What on earth is a CEEB code anyway? As you may know, it's really just an identification number, though there's a bit more to it than that. So the real question becomes: why do I care about CEEB codes? Well, CEEB codes are the identifiers that help get SAT (and other) data communicated to the correct high schools, colleges, test centers, etc. In fact, they're a crucial part of the SAT process.
Now, while CEEB codes are necessary to register for the SAT and to get your scores reported to the right schools and scholarship programs, most online forms have an automatic CEEB code lookup and fill-in feature that lets you skip that process yourself. There are still a few reasons you might need to look up your CEEB code, though. For instance, not all forms are online, and not all online forms have the auto-fill feature, so you may find yourself in need of that number as you communicate with the College Board or a college.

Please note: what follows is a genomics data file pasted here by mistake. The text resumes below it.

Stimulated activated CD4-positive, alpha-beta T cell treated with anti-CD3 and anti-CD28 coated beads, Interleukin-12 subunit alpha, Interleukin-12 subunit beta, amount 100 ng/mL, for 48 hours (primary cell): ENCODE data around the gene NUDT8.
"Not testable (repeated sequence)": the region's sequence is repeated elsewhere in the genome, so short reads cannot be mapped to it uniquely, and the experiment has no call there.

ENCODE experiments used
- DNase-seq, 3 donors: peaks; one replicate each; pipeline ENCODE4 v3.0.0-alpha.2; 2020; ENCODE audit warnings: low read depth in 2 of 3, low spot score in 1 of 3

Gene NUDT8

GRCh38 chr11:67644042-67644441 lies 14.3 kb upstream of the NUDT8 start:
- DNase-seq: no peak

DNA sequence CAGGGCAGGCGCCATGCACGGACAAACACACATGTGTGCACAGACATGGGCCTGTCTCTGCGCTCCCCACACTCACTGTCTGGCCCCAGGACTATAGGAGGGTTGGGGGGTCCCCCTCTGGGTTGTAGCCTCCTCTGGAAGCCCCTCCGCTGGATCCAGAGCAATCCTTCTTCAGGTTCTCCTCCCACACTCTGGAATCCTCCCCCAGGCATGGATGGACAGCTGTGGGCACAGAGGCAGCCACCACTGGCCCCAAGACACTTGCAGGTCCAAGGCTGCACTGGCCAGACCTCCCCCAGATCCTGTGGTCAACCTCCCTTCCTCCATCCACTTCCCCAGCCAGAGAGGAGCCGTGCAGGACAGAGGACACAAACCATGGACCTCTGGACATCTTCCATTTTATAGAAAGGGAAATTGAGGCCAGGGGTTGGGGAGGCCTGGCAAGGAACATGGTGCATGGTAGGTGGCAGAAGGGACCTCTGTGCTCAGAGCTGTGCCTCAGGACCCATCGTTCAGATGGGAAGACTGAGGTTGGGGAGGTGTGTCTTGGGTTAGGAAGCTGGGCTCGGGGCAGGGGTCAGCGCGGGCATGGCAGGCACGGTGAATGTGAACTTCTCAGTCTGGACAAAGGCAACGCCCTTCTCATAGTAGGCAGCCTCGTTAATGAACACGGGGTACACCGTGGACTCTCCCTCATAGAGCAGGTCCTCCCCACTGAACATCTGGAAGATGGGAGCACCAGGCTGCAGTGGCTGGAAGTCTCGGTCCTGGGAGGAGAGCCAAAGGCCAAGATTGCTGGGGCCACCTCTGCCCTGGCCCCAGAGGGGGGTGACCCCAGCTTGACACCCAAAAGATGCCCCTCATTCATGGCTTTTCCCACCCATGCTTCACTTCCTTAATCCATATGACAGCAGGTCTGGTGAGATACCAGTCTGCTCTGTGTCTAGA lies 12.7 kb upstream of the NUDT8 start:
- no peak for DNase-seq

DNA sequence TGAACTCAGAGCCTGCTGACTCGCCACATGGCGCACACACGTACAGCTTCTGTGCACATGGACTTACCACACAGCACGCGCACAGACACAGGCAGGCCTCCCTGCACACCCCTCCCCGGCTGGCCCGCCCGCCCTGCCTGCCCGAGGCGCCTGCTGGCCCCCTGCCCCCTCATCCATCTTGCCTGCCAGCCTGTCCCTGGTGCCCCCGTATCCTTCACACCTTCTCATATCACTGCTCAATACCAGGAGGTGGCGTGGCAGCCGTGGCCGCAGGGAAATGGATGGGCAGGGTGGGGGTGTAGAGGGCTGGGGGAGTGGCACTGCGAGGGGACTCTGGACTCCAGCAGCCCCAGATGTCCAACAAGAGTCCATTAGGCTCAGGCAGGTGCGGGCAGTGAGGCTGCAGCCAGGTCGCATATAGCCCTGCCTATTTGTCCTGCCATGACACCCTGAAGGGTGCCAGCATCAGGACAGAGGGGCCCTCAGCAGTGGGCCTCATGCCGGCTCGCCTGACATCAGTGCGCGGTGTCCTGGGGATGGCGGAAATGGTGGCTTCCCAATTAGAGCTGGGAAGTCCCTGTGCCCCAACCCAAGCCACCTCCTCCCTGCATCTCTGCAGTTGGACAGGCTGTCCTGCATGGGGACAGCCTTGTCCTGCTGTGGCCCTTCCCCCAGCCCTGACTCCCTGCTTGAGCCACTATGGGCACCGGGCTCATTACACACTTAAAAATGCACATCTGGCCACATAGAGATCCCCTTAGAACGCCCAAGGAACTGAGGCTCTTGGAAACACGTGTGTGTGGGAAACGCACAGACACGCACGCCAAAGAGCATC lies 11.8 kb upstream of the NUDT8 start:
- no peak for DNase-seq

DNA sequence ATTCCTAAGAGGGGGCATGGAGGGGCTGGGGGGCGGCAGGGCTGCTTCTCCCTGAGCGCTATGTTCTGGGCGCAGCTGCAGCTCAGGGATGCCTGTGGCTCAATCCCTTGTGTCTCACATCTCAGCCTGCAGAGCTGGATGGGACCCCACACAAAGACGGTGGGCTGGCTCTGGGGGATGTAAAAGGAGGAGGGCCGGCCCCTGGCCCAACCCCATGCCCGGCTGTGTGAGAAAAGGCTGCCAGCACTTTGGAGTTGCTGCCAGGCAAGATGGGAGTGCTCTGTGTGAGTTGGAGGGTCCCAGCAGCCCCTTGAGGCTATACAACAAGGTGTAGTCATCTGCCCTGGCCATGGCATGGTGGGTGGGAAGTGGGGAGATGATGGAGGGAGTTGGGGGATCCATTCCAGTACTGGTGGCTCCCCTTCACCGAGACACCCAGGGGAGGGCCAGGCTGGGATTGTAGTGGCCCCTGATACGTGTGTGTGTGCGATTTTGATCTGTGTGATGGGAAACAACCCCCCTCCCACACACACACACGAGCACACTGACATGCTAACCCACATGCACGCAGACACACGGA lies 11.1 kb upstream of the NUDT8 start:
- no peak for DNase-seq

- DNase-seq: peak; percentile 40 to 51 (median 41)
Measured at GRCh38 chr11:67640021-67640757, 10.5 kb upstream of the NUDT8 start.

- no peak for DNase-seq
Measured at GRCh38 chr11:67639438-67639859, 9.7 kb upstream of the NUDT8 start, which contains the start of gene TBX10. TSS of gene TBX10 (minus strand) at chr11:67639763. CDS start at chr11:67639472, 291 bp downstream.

The ACT is quite possibly one of the most important tests you'll take in high school; it's vital to go in prepared. With so many sources offering the solution to your test preparation needs, how are you supposed to know which path to take?
What follows is a summary of the best advice I have to offer on how to study for the ACT, based on my extensive experience as a tutor. I'll cover when to start studying, where to find practice materials, and how to approach the process itself. This guide will give you a complete plan for studying for the ACT.
The SAT is an extremely important test for those planning to attend college. It's definitely not one to neglect or ignore until the last minute. Preparing for the exam is the only way to make sure you're doing your best on test day.
Well, that's all well and good, but how exactly do you study? It's easy to feel overwhelmed by the prospect, or else overloaded by information from a number of different sources all claiming to have the answer to every one of your testing woes.